Caption: Drummer of British band The Rolling Stones, Charlie Watts, pictured in 2010 - Photo: Epa/Ennio Leanza
Caption: Drummer of British band The Rolling Stones, Charlie Watts, pictured in 2010 – Photo: Epa/Ennio Leanza

An upcoming sale at London auction house Christie’s shows that the man who was as famous for drink and drug issues and hellraising also found satisfaction in a more prosaic pastime – collecting rare books and music!

He was an avid collector of modern literature and the sale in September is expected to fetch millions of pounds as buyers from all over the world compete for some truly amazing titles.

The ‘auction leader’ is a signed copy of The Great Gatsby, by F Scott Fitzgerald. The book carries a personal dedication to the Screenwriter Harold Goldman as follows “For Harold Goldman, the original ‘Gatsby’ of this story, with thanks for letting me reveal these secrets of his past”. This book alone is expected to sell for £200,000-£300,000 (€233,000-€350,000).

There is also a proof original copy of Evelyn Waugh’s Brideshead Revisited. Waugh actually made several changes from the original, including rewriting the ending, which makes this book particularly interesting and rare.

There is a first edition of Hound of the Baskervilles with a personal message from Sir Arthur Conan Doyle and rare first editions of books by Agatha Christie, PG Wodehouse and James Joyce.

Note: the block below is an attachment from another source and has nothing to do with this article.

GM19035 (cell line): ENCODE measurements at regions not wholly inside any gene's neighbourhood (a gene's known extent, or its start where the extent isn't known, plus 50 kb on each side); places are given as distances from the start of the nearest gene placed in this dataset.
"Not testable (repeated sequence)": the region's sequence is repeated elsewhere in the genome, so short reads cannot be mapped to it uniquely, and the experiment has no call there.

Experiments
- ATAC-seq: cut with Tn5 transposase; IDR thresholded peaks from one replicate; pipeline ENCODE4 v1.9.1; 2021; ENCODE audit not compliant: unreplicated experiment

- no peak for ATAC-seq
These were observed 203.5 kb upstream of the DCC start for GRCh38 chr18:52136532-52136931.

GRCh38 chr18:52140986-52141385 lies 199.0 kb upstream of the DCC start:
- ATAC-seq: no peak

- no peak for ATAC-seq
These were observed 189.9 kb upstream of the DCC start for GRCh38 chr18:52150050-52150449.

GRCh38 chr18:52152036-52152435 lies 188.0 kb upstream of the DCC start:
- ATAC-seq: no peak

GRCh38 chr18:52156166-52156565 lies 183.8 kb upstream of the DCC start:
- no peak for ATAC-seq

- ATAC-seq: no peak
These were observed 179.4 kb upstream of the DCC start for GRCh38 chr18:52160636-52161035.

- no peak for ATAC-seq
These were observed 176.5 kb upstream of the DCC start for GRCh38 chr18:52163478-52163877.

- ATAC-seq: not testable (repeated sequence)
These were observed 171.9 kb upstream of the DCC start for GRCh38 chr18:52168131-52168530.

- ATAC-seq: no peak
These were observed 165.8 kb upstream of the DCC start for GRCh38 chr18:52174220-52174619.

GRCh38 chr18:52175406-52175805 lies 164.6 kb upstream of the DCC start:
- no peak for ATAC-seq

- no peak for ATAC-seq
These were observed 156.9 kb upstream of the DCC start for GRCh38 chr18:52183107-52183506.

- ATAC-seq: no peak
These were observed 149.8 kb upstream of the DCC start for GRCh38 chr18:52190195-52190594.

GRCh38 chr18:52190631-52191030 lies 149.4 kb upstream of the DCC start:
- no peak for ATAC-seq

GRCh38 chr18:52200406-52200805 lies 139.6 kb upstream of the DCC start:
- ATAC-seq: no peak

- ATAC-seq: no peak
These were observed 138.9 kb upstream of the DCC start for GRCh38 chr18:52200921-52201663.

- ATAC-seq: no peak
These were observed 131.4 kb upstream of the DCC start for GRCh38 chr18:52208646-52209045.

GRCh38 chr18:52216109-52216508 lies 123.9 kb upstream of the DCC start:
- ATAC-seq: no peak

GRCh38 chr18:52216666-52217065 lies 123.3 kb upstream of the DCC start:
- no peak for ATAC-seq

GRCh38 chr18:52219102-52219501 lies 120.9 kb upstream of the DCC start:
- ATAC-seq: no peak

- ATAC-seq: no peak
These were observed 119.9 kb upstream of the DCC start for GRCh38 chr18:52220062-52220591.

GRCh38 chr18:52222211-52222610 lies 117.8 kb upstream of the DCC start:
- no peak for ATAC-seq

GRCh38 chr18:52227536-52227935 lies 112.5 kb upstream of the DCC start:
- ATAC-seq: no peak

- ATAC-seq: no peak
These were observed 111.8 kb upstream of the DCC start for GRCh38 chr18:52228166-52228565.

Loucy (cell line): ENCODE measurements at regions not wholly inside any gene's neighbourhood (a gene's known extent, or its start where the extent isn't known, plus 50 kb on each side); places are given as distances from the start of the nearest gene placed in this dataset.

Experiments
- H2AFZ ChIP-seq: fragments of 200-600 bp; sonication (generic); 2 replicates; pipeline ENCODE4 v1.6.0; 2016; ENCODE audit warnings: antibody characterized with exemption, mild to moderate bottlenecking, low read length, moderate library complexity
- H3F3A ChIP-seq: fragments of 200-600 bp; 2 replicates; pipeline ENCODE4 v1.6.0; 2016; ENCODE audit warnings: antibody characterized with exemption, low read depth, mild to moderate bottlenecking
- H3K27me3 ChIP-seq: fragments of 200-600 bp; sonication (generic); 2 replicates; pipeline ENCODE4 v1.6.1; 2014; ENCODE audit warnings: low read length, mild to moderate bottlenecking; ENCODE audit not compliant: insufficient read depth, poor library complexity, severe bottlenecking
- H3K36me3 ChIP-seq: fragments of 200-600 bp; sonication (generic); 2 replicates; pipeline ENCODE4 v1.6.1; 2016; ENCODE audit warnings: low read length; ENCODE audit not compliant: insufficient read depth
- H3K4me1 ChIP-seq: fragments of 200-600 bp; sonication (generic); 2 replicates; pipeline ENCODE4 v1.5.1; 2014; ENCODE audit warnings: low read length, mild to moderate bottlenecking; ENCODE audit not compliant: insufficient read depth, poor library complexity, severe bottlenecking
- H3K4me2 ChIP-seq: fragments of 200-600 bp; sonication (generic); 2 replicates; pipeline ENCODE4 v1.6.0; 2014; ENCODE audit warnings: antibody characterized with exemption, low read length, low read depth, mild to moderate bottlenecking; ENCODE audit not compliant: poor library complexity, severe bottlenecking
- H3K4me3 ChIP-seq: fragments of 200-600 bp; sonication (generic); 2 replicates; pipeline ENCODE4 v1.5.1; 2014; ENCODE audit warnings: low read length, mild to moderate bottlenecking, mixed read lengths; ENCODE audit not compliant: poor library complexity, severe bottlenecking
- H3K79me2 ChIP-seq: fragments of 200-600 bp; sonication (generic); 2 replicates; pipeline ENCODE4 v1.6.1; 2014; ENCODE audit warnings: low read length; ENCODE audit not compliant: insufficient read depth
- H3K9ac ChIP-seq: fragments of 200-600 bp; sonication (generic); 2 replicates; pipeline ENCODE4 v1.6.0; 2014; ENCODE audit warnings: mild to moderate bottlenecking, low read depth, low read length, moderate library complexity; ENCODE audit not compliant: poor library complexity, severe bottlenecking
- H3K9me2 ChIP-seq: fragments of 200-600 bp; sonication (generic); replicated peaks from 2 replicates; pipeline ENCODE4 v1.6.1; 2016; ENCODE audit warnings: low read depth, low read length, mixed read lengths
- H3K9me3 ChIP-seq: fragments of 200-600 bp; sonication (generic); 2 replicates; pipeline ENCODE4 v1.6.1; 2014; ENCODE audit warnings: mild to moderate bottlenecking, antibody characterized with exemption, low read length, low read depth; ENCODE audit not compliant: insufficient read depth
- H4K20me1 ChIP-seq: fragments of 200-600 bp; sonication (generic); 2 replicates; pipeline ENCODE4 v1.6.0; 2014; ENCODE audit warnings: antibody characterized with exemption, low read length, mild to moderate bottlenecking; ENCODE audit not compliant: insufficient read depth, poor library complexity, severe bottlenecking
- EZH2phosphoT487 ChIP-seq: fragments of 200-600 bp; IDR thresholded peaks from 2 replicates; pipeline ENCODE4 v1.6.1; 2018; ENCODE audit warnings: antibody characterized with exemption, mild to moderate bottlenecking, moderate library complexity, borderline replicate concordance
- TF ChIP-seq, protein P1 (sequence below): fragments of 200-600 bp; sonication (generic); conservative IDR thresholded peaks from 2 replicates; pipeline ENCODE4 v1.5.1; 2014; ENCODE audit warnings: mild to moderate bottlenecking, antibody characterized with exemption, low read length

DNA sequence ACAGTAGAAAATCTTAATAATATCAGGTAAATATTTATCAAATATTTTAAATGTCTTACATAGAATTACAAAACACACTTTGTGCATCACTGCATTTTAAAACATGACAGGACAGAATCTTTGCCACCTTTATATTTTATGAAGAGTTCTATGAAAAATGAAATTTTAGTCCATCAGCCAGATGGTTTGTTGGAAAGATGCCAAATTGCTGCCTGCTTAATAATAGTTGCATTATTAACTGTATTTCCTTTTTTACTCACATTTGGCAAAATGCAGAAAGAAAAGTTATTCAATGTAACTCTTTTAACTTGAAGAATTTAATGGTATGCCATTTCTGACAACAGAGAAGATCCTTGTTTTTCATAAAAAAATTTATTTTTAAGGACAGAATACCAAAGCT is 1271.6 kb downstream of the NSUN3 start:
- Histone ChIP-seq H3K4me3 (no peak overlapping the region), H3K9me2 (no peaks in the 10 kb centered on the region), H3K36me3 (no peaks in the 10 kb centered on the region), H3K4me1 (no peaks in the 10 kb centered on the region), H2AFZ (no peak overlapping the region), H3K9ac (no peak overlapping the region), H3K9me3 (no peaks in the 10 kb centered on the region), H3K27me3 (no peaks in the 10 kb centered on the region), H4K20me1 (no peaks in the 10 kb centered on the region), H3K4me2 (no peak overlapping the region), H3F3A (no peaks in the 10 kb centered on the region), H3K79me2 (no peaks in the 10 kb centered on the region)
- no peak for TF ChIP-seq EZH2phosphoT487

Reflecting his musical past and talent, there will also be items coming to auction from Watts’ extensive collection of Jazz music and related subjects.

There are inscribed piano scores from Jazz stars including Leon ‘Bix’ Beiderbeck and George Gershwin as well as music scores from Top Hat and Follow the Fleet – this latter one inscribed to Ginger Rogers.

Before the sale, items will be on display in Los Angeles, then New York and finally London, just before the sale.

Restaurant Corner

Mar I Terra, 14 Gambia Street SE1 0XH Tel 0207 928 7628

New for 2023, we will be reviewing a London restaurant from time-to-time, with a view to providing readers with some more unusual and interesting places to eat in the UK capital. There are an estimated 20,000 restaurants, so our work is cut out – but we are up for the challenge!

Mar I Terra is perhaps the best Spanish tapas restaurant in London. This family-run business is nestled in the atmospheric Gambia Street, not far from Blackfriars Bridge. Flanked by railway arches and with a small garden, this restaurant offers a true taste of Spain in SE1.

The restaurant was created by Rafael and his family in 2000 when they converted a pub, The Hop Pole, which previously occupied the building. The tapas dishes are spectacular, the chorizo is simply the best and the home-recipe tortilla will have you closing your eyes and believing you under crystal-blue Spanish skies.

There is a great selection of good Spanish wine and beer of course too, and prices are reasonable.

Literally a stone’s throw from the Tate Modern and other South Bank attractions, Mar I Terra, is very well worth a visit.


By Richard Lamberth

Richard leads parallel lives with homes and business interests in London and Portugal. He provides consultancy services to leading businesses in insurance and financial services, property and media sectors. He has four sons, two dogs and enjoys a busy family life. He likes swimming, keeping fit and an outdoor life.